FRESNO, Calif. (KFSN) -- A well-known art installation is gone from outside a bank building in central Fresno, and the disappearance doesn't add up for its fans.
There's a blank space where an abacus sat for more than 60 years.
Someone hauled it away over the weekend, but as Action News did some digging, it seems the calculations have changed.
Bulldog Stadium, St. Columba Church, and several mid-century modern homes are the legacy of Robert Stevens.
The architect also designed the Fresno Guarantee Bank with a money mural and features like expansive glass and long horizontal lines embodying the optimism of the post-war era.
It also had an abacus outside, which bank managers used to indicate how much money they had in reserve.
Neighbors noticed crews dismantling it last weekend.
"The abacus was memorable," said Paul Halajian, an architect who sits on the Fresno Historic Preservation Commission. "People knew it. And to just remove it, it really degrades the building. And this is a fantastic building."
Halajian says the installation was a beautiful integration of public art and architecture that's rare these days.
He wasn't surprised to see lovers of public art and architecture outraged on social media.
"The fact that this city is dotted with buildings of this character that people care about, that says a lot about what people want here," Halajian said.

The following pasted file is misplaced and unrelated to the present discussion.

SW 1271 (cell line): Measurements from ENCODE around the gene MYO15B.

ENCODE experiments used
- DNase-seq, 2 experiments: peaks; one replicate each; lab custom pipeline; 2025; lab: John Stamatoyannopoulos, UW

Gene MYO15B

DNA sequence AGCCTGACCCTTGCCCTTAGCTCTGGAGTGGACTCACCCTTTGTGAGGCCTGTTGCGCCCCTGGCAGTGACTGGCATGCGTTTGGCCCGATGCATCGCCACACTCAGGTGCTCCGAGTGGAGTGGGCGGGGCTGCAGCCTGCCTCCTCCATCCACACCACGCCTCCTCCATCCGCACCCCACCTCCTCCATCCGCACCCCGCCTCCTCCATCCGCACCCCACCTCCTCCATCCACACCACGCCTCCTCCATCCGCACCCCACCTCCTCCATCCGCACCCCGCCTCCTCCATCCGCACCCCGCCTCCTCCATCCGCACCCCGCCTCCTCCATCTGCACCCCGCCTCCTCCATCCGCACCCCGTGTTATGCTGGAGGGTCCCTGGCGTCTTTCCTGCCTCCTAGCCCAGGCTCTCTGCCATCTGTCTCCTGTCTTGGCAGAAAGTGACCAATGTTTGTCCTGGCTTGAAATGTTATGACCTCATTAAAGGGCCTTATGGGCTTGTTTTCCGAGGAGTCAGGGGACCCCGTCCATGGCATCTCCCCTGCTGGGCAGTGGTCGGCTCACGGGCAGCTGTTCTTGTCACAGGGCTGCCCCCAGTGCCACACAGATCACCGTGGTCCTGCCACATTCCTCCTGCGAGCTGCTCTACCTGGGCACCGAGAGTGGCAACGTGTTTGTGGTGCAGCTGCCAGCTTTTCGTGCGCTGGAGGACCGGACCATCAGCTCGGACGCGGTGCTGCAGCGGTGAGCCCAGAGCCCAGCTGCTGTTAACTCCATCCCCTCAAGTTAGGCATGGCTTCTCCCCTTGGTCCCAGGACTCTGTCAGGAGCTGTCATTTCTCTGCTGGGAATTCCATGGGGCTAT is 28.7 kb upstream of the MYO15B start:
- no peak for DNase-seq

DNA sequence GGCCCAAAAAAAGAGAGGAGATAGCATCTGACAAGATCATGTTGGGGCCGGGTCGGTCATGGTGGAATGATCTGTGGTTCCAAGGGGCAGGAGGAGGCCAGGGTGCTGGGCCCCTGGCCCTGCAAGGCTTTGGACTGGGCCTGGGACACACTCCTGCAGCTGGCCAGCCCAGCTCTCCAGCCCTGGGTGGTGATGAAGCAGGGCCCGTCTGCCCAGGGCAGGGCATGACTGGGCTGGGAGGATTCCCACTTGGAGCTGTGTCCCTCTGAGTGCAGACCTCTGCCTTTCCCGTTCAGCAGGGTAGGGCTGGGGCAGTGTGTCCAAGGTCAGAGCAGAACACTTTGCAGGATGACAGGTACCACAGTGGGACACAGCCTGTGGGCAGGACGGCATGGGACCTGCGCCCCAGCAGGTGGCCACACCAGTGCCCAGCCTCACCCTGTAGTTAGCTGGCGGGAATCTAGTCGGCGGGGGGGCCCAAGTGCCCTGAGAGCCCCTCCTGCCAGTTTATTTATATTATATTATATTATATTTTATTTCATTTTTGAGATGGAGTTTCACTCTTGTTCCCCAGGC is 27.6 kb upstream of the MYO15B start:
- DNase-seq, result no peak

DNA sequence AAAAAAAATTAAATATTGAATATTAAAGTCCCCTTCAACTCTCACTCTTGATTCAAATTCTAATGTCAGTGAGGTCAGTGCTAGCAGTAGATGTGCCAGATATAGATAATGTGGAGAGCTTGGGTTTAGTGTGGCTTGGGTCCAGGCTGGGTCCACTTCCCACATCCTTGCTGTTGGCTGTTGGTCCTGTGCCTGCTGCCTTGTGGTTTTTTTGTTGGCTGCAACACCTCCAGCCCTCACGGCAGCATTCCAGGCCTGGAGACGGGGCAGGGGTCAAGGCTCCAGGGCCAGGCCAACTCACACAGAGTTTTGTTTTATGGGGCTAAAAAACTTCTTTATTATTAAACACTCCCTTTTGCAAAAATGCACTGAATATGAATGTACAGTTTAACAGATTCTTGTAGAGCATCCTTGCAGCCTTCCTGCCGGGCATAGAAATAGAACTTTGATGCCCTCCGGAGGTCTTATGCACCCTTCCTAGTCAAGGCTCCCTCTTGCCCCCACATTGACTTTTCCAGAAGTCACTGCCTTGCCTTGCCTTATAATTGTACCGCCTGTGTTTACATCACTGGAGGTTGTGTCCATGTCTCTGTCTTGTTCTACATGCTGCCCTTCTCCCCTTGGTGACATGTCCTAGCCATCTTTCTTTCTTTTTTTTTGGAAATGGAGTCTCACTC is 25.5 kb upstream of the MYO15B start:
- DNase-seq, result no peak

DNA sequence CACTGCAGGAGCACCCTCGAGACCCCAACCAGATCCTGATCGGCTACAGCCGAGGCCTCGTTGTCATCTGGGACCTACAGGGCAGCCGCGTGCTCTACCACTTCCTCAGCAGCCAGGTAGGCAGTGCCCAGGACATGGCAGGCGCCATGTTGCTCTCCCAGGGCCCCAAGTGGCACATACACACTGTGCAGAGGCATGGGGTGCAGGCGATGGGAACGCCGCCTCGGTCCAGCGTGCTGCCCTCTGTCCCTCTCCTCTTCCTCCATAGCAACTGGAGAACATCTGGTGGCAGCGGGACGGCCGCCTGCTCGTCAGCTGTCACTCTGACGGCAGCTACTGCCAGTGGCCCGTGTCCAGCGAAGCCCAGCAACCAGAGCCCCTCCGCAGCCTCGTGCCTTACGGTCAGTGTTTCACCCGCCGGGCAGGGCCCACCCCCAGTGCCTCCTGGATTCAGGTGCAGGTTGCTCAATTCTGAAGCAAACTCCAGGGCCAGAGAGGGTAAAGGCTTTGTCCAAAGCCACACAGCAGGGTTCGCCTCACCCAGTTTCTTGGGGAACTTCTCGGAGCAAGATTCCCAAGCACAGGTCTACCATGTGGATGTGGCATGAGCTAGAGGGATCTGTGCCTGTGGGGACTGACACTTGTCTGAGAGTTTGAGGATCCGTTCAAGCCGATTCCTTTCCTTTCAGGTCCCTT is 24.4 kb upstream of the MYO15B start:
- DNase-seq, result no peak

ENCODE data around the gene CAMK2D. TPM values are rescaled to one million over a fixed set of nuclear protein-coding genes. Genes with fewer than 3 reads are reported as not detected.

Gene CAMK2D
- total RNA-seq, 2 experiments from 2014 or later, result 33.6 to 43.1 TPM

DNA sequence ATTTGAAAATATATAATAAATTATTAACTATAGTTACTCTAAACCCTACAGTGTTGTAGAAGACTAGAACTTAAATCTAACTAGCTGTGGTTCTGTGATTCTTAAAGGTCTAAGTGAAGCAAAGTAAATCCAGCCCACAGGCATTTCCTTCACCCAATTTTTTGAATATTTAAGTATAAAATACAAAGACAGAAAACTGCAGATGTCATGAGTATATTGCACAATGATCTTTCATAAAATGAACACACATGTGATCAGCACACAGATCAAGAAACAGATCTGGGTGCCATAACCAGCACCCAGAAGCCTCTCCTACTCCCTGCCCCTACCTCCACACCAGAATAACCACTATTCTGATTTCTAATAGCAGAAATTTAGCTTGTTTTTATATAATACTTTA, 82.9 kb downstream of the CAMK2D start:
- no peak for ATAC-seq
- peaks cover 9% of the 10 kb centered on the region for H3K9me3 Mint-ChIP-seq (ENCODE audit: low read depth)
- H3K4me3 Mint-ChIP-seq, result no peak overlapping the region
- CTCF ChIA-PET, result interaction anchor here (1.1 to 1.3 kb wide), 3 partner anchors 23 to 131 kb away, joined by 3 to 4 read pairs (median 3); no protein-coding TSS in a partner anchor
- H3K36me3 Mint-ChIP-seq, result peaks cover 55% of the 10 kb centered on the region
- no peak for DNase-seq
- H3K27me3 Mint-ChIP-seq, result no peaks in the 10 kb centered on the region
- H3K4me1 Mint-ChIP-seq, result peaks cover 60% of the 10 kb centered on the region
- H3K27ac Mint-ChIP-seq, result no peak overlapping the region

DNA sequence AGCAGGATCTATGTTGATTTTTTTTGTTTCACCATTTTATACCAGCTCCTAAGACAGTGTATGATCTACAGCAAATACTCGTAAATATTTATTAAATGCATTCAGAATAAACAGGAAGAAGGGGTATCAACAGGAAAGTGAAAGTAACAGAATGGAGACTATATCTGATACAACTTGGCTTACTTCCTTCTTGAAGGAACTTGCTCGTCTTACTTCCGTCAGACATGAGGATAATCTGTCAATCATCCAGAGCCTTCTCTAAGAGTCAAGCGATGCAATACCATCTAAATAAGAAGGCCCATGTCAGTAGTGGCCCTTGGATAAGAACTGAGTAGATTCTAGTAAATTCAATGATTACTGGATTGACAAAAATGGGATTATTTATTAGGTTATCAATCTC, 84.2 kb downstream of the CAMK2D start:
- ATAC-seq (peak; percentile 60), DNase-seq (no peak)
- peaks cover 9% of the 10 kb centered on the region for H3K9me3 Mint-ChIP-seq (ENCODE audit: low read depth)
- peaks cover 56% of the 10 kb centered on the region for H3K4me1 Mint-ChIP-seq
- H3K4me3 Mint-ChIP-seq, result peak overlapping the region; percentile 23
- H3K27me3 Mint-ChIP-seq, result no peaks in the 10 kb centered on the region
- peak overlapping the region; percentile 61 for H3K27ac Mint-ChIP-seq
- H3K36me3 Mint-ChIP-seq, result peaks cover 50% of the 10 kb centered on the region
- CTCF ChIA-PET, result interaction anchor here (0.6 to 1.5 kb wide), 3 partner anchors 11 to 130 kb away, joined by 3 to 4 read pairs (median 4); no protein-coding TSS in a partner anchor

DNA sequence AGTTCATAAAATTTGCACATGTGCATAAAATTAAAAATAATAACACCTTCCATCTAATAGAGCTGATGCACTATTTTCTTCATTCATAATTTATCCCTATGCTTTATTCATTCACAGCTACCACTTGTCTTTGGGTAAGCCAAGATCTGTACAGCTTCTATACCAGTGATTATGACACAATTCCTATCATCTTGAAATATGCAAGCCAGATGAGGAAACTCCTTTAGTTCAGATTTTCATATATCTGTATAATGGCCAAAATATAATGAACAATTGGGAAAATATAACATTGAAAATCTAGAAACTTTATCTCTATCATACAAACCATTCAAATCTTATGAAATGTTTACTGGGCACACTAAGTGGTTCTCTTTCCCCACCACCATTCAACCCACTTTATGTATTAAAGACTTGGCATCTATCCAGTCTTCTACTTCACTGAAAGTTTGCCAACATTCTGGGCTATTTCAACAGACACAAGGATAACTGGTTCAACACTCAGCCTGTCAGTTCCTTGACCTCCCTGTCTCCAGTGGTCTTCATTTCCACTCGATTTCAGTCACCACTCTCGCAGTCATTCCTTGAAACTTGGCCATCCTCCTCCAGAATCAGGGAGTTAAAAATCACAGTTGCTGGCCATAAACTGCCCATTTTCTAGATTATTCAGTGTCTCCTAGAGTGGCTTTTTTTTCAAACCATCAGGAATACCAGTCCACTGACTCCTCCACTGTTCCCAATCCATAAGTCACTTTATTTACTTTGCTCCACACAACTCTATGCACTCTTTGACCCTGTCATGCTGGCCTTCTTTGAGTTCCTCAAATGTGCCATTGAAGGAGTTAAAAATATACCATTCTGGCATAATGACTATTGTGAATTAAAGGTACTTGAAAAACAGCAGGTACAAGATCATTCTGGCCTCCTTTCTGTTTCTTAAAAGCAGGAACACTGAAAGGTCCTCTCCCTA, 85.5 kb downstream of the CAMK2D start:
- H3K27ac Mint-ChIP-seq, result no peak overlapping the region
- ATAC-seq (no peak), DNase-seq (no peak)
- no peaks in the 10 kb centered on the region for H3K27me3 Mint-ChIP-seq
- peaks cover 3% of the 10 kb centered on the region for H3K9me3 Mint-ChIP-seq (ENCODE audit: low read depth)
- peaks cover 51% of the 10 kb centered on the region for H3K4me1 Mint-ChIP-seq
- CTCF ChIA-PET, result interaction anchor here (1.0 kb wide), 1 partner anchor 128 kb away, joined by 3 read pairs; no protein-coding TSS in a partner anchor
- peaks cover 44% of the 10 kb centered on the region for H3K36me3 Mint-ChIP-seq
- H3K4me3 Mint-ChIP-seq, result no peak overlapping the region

Shouts from a passing car interrupted our interview, and their urging to "bring it back" may be working.
A manager of the Citibank that now operates inside the building told me they don't know why the art was taken down, but they are bringing back the abacus.
Representatives from a Southern California construction company tell me they retrieved the disassembled pieces, and everything's in storage now, waiting to return.
"I'm very proud of the community for, you know, stepping up, and being cranky, and asking questions," said Karana Hattersely-Drayton, a retired Fresno Historic Preservation Officer. "That's what we need to do."
Local historians tell us the building has qualified for placement on the national register of historic places, but it isn't enrolled yet.
For that reason, the city is staying on the sidelines for now.
But Councilmember Nelson Esparza says he hopes the artwork is restored soon.
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